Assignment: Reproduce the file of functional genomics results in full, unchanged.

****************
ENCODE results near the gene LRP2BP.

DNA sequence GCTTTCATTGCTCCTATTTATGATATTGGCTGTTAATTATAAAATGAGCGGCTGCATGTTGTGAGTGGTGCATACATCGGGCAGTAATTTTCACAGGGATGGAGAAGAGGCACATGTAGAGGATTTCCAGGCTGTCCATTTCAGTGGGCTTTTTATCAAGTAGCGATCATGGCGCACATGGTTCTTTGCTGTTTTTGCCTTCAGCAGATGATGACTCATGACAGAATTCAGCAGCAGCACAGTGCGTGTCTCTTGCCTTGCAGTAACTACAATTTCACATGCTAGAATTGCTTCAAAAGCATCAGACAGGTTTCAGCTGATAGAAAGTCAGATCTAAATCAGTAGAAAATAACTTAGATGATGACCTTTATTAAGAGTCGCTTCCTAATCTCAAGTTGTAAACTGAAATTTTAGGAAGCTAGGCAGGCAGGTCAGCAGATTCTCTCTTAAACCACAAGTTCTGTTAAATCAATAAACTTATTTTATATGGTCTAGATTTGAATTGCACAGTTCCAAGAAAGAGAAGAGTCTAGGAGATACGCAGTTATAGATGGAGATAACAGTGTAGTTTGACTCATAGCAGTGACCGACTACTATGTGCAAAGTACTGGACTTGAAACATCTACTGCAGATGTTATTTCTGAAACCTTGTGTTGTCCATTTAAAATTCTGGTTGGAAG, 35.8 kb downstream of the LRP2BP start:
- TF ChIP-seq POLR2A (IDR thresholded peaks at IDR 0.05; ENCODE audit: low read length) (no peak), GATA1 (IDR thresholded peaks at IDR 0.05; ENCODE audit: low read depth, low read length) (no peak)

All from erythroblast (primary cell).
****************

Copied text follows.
ENCODE results near the gene LRP2BP.

DNA sequence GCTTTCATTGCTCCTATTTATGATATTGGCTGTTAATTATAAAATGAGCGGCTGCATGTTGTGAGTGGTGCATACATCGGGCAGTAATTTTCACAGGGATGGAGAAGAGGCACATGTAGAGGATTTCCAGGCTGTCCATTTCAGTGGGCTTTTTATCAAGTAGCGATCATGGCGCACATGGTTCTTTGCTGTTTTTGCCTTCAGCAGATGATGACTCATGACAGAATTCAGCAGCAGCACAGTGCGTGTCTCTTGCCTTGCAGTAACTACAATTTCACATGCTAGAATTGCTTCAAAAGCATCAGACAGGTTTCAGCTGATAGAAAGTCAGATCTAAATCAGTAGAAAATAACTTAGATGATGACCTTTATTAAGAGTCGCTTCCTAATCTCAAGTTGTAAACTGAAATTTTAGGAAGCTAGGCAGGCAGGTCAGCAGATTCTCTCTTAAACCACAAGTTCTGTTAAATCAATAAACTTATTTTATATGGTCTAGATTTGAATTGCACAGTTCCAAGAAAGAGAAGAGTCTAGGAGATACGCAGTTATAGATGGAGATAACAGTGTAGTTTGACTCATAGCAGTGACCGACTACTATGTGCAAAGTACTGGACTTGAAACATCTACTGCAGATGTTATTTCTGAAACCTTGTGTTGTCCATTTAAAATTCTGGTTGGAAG, 35.8 kb downstream of the LRP2BP start:
- TF ChIP-seq POLR2A (IDR thresholded peaks at IDR 0.05; ENCODE audit: low read length) (no peak), GATA1 (IDR thresholded peaks at IDR 0.05; ENCODE audit: low read depth, low read length) (no peak)

All from erythroblast (primary cell).